A recent job advert for a postdoc position asks for a list of publications along with a discussion of up to three selected papers. I have eight papers in total and am wondering which would be best to discuss.

From most to least recent, my eight papers are:

  1. First author, unrelated to the postdoc topic but very related to the work of others in the same lab. The job advert explicitly states that collaboration with other lab members is encouraged.
  2. Middle author, unrelated to the postdoc topic but in a hot-topic area and already well-cited.
  3. Middle author but equal contribution, related to the postdoc topic and I think a nice, neat result.
  4. First author, related to the postdoc topic but quite a niche work and not something I am very actively pursuing at the moment.
  5. Second author, mostly unrelated to the postdoc topic.
  6. First author, somewhat related to the postdoc topic but one of the works I'm proudest of (first paper without my PhD supervisor, fairly long and meaty work).
  7. First author, related to the postdoc topic but again a pretty niche and small result.
  8. Second author, my most highly cited paper by far (~4x as many as the others), related to the postdoc topic.

So far I am thinking of discussing 1, 3 and 6, but I wonder if it would be better to mention 8 instead of 6 given its much higher impact. I also wonder if mentioning 2 would be a good idea since it's a hot topic and shows I work on things outside my main area of interest. Lastly, I wonder if I should forget all this and only discuss my first author papers (probably 1, 4 and 6).

My general question therefore is: is it better to discuss niche but relevant papers for a job application, or broader but higher impact papers?

  • 1
    I think you should cut down the list into genres and add a subject tag. Otherwise this is a bit too dependent on personal factors.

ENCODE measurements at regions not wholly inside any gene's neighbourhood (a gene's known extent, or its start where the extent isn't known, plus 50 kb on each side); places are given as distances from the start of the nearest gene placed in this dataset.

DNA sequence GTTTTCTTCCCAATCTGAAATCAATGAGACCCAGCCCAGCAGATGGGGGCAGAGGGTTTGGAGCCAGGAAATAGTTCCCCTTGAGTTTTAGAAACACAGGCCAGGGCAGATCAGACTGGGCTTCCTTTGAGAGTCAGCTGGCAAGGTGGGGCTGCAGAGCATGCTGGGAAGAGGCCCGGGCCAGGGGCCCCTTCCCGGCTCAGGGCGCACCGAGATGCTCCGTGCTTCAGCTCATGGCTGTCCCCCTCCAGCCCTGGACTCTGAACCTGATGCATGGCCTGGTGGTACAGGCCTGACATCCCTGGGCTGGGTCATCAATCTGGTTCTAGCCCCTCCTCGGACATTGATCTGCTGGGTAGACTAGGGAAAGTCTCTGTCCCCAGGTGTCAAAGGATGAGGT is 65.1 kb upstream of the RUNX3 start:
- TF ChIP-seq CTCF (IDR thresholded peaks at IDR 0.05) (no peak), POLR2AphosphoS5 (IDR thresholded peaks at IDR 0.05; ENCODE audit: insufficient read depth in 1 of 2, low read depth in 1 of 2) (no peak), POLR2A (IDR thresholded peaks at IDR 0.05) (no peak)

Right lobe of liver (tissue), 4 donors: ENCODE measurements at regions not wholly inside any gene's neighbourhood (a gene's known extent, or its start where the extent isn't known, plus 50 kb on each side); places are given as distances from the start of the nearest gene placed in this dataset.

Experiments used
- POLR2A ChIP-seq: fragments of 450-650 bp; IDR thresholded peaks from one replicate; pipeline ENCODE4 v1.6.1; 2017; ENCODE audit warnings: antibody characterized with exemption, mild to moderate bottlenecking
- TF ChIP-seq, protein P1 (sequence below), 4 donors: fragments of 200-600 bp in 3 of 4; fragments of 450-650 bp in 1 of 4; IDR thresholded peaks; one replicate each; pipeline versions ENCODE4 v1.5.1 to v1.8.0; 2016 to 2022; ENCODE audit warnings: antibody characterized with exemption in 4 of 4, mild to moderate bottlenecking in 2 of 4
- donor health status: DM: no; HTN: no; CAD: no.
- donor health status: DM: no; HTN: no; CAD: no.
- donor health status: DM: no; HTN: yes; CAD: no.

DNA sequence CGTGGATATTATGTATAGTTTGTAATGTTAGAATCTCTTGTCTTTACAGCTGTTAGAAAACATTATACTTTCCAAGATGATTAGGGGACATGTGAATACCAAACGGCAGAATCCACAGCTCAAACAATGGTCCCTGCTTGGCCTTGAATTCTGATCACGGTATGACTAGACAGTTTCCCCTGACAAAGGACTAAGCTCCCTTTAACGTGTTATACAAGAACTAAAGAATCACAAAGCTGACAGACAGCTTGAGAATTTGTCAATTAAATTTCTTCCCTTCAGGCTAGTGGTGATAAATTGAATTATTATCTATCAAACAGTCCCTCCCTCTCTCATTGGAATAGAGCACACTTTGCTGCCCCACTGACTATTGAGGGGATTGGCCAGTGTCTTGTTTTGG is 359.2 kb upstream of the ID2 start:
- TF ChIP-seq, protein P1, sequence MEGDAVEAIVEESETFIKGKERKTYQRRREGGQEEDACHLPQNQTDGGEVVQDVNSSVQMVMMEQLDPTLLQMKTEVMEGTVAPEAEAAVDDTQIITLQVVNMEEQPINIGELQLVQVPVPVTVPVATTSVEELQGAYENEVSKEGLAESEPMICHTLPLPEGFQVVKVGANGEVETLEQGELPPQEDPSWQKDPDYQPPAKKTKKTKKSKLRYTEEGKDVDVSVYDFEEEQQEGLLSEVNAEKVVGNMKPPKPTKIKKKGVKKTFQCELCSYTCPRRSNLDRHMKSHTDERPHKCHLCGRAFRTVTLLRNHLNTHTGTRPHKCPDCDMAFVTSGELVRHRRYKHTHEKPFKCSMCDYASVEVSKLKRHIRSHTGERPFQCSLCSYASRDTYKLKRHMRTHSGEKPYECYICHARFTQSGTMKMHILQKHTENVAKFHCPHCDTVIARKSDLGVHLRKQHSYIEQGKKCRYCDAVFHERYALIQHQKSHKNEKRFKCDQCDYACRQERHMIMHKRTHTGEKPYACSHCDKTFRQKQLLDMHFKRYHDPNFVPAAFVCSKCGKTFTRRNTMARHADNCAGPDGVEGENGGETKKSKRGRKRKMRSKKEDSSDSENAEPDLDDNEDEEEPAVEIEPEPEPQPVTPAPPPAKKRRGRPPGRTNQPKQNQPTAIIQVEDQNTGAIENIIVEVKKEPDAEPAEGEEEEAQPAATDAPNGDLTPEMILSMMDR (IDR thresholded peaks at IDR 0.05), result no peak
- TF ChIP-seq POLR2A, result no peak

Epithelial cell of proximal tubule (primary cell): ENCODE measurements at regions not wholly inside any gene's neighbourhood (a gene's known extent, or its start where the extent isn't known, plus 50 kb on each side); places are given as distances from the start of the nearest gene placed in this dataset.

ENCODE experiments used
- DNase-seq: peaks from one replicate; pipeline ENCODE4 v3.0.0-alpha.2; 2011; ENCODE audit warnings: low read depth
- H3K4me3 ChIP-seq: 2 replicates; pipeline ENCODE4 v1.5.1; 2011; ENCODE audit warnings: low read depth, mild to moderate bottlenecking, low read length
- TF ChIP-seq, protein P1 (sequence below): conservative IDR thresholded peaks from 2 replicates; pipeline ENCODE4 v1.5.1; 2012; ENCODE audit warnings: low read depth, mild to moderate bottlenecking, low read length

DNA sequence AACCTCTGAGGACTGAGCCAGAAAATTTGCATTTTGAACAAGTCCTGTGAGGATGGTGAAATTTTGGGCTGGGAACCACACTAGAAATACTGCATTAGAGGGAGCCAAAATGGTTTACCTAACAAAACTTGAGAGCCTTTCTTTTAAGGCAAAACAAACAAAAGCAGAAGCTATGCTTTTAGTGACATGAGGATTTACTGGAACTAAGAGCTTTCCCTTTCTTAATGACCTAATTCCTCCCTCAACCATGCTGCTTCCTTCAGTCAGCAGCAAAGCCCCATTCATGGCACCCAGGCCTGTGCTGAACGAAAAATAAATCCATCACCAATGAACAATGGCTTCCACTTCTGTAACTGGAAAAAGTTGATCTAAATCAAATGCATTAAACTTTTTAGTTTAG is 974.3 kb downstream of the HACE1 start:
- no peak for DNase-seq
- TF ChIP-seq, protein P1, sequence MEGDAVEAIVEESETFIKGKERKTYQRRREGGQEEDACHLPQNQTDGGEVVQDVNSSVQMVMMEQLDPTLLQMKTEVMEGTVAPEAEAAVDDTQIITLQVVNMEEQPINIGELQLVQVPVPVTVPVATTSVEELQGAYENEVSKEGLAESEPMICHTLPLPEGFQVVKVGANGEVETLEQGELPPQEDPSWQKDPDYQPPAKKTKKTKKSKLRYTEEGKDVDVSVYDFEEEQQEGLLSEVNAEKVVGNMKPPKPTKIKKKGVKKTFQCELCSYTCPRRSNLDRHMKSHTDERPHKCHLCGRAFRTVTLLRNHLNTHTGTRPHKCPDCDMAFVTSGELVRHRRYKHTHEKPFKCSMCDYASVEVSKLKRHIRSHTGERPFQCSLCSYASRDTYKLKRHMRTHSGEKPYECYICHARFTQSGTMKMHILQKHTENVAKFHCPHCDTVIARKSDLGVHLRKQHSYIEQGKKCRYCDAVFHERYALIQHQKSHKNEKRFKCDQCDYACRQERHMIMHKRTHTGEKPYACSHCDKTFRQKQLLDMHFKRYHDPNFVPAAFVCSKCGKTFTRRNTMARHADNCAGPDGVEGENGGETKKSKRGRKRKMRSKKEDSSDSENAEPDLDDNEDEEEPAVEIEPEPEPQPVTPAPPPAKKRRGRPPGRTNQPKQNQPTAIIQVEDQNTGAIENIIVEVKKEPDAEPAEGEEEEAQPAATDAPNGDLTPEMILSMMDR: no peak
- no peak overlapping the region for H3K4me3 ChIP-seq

– user137975
    Dec 12, 2022 at 15:46
  • A relevant factor is: "How do you want to sell yourself"? This is an opportunity to highlight your strengths/selling points in relation to the position you're applying for. So, for example, if the position will involve lots of programming, you might choose to discuss a paper for which you wrote a substantial chunk of code. If you think they want someone who can help supervise students, you could highlight a paper where you developed the ideas and someone else did the experiments. Etc.
    – avid
    Dec 13, 2022 at 19:36

1 Answer 1


I think the following two criteria are most salient:

  1. Which papers are you most proud of?
  2. Which papers are most relevant to the postdoc position you're applying for?

For this type of context, "relevant" is in the broadest sense of whether the person reading your application -- presumably the potential postdoc advisor -- would be impressed.

In terms of your specific list, based on these criteria -- and based solely on what you wrote -- the publications that stand out to me are #1, #3, #6, and #8. I see that this also matches what you have identified.

  • #4 and #7 are also candidates, but by your own admission, they are not major results. It's possible you're underselling your work, but there's also a real danger that you discuss something at length which is not really showcasing your strength as a candidate, nor is it something you want to work on in the future. This is why I view criteria (1) above (what you're proud of) as the most salient thing to consider.

  • I don't see a good reason to mention #2. It presumes the faculty member would be interested in that just because it's a hot topic, but that's somewhat of a coin flip whether or not they actually are.

Lastly, I wonder if I should forget all this and only discuss my first author papers

Views towards first-authorship vary by field, so I can't comment too specifically, but I think that (1) subsumes this: it's more important that you're proud of your own contribution and can explain it clearly. For example, you could have acted in more of a mentoring role, and then would not be first author, but still contributed major ideas.

is it better to discuss niche but relevant papers for a job application, or broader but higher impact papers?

I think there's not enough information to answer. Which are you more proud of? Which would be more impressive to the postdoc advisor?

It it's too niche and you yourself view it as incremental or irrelevant, then it's probably not as good as something which you view as more impactful. On the other hand, if it's impactful but not in any sense that the postdoc advisor is likely to be interested in, then that's not good either.

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